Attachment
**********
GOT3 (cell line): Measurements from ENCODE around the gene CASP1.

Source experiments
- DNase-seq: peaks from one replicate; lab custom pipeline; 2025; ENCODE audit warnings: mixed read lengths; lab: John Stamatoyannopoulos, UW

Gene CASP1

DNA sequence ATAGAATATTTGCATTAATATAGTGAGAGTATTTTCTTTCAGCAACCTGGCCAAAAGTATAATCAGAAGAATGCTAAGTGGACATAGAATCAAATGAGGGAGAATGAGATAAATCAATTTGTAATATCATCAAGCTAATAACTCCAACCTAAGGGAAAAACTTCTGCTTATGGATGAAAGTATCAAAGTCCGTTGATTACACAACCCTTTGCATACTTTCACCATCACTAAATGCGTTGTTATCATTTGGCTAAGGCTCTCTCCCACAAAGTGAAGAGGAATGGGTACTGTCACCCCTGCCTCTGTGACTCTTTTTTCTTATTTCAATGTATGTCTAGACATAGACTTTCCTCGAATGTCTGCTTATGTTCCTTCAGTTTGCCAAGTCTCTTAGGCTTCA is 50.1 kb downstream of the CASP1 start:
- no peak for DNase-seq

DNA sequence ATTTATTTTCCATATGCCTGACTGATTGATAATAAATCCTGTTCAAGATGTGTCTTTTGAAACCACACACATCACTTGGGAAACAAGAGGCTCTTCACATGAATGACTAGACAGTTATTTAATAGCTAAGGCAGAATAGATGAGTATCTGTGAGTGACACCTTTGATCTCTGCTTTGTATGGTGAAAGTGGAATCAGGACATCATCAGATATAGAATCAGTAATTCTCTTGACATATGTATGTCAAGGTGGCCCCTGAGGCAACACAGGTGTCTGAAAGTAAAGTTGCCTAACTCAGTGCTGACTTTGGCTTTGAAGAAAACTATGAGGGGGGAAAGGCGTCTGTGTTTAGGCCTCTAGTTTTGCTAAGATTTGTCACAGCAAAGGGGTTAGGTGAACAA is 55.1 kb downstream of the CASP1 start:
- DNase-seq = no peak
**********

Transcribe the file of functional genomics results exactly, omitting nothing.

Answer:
GOT3 (cell line): Measurements from ENCODE around the gene CASP1.

Source experiments
- DNase-seq: peaks from one replicate; lab custom pipeline; 2025; ENCODE audit warnings: mixed read lengths; lab: John Stamatoyannopoulos, UW

Gene CASP1

DNA sequence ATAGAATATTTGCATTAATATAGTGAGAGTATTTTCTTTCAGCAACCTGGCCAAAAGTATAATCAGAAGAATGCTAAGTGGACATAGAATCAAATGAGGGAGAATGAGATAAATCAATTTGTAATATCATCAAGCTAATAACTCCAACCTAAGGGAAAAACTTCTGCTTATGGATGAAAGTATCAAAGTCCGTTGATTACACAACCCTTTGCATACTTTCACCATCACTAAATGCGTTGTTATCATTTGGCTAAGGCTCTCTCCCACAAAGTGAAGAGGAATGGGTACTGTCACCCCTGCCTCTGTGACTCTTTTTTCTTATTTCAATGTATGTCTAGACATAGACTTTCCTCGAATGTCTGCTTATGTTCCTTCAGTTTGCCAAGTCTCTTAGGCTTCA is 50.1 kb downstream of the CASP1 start:
- no peak for DNase-seq

DNA sequence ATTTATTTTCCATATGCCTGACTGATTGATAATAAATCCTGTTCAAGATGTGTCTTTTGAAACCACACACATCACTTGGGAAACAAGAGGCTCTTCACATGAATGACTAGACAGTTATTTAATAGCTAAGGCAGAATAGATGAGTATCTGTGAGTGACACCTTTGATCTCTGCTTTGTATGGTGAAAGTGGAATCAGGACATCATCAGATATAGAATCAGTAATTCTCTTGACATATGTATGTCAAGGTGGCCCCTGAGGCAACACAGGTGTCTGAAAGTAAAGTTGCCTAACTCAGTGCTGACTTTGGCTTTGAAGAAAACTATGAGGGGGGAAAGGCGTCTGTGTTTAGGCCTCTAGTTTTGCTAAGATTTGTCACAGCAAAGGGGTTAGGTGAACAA is 55.1 kb downstream of the CASP1 start:
- DNase-seq = no peak